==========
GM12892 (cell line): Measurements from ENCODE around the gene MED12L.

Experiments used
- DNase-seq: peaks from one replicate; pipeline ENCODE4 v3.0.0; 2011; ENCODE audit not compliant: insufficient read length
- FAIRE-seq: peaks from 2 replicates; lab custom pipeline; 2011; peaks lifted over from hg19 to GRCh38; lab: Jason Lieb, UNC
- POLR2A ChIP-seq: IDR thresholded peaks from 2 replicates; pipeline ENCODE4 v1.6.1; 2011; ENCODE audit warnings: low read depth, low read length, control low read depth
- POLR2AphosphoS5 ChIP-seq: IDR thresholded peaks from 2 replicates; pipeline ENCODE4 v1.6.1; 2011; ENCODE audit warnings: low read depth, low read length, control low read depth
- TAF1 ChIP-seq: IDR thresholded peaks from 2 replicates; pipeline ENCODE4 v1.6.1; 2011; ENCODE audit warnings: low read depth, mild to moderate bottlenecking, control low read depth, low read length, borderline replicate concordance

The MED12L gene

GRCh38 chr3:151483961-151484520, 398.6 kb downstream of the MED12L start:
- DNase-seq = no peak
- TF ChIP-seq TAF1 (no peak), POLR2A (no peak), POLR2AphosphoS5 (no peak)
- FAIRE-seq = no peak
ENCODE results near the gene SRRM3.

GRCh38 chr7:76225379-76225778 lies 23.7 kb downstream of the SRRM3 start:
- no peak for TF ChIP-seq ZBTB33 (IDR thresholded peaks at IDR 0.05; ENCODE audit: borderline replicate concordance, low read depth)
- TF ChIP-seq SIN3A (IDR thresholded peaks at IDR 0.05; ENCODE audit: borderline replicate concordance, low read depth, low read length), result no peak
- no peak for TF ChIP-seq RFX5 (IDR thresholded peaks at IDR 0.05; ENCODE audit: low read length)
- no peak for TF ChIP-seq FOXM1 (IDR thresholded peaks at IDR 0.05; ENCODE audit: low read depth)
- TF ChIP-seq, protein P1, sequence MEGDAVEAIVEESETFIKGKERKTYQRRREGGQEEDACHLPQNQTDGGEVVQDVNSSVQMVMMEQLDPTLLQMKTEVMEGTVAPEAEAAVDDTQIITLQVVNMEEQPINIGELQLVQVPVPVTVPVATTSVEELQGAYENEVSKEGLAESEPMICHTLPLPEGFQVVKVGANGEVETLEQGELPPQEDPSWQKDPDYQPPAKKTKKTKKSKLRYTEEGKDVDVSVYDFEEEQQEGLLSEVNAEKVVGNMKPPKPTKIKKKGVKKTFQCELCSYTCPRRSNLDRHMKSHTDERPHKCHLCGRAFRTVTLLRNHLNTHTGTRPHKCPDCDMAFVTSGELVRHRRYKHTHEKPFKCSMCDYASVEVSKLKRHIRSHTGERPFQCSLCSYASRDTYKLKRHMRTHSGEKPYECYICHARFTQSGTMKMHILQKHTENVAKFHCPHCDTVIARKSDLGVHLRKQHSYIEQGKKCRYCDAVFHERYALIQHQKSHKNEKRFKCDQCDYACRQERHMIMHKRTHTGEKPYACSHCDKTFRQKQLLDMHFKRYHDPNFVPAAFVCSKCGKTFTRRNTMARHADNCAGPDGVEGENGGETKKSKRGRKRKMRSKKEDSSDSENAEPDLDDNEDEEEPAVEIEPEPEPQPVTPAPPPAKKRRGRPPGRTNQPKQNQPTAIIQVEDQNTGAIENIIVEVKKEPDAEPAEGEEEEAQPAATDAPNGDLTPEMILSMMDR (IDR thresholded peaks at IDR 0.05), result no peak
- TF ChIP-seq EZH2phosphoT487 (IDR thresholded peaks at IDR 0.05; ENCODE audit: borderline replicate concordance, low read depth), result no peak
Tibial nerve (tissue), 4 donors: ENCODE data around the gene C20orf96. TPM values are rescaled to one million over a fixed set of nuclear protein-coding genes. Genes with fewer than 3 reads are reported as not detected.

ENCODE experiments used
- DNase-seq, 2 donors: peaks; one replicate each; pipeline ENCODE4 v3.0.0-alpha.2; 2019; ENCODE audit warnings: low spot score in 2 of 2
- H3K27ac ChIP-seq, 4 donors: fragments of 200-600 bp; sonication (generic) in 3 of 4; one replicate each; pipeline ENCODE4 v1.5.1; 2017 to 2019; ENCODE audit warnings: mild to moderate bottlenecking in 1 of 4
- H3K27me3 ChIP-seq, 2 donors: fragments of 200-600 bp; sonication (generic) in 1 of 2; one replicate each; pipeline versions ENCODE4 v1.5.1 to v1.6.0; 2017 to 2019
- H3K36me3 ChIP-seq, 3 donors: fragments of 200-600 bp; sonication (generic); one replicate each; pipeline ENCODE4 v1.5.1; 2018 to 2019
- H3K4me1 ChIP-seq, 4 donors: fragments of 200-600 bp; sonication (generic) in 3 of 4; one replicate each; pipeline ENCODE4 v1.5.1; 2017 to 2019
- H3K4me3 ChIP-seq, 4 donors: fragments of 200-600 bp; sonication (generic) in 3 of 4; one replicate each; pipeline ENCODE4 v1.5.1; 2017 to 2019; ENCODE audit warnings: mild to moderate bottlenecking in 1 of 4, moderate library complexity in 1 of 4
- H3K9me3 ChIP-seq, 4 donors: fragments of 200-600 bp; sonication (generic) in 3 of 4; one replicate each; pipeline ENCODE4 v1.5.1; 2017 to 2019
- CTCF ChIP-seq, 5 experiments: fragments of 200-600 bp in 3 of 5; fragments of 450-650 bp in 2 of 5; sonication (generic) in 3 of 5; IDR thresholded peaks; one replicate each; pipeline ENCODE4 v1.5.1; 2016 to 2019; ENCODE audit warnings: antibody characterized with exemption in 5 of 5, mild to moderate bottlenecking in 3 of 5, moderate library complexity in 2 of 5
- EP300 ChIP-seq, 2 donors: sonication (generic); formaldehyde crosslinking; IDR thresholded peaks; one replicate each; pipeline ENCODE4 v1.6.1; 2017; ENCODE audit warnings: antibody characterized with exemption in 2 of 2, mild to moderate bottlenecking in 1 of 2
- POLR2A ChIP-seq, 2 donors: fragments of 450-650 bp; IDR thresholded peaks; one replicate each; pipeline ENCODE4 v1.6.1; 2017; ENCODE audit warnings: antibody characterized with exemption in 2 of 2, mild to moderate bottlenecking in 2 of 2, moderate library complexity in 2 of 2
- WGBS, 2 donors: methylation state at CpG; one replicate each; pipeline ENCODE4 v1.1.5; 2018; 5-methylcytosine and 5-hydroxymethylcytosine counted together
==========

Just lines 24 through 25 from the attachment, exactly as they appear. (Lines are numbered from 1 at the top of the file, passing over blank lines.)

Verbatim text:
- H3K27ac ChIP-seq, 4 donors: fragments of 200-600 bp; sonication (generic) in 3 of 4; one replicate each; pipeline ENCODE4 v1.5.1; 2017 to 2019; ENCODE audit warnings: mild to moderate bottlenecking in 1 of 4
- H3K27me3 ChIP-seq, 2 donors: fragments of 200-600 bp; sonication (generic) in 1 of 2; one replicate each; pipeline versions ENCODE4 v1.5.1 to v1.6.0; 2017 to 2019